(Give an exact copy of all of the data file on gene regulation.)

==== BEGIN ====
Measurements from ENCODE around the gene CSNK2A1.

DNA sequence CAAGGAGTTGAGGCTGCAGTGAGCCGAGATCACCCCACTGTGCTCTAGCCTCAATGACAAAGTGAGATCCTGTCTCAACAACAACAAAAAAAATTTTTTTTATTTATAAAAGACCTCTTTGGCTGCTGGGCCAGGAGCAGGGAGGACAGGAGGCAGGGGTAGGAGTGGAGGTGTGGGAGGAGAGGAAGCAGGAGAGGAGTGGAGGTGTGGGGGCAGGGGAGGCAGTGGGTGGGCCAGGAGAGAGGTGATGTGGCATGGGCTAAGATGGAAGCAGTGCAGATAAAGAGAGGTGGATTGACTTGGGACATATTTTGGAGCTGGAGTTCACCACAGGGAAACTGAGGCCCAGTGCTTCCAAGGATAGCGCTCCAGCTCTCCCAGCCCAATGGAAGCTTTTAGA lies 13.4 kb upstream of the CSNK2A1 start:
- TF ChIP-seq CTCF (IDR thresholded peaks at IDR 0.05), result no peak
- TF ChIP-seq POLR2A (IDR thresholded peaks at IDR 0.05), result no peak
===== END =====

Measurements from ENCODE around the gene CSNK2A1.

DNA sequence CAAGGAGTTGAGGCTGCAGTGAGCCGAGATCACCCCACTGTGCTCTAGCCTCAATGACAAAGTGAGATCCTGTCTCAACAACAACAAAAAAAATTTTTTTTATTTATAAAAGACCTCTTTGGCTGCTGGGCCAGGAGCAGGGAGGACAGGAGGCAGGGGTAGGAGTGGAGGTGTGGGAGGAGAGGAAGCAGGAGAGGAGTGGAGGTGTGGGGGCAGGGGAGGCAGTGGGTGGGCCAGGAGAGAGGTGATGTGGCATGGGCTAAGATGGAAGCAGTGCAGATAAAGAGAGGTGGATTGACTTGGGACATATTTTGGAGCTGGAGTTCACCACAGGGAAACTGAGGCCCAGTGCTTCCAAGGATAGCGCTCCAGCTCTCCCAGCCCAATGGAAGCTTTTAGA lies 13.4 kb upstream of the CSNK2A1 start:
- TF ChIP-seq CTCF (IDR thresholded peaks at IDR 0.05), result no peak
- TF ChIP-seq POLR2A (IDR thresholded peaks at IDR 0.05), result no peak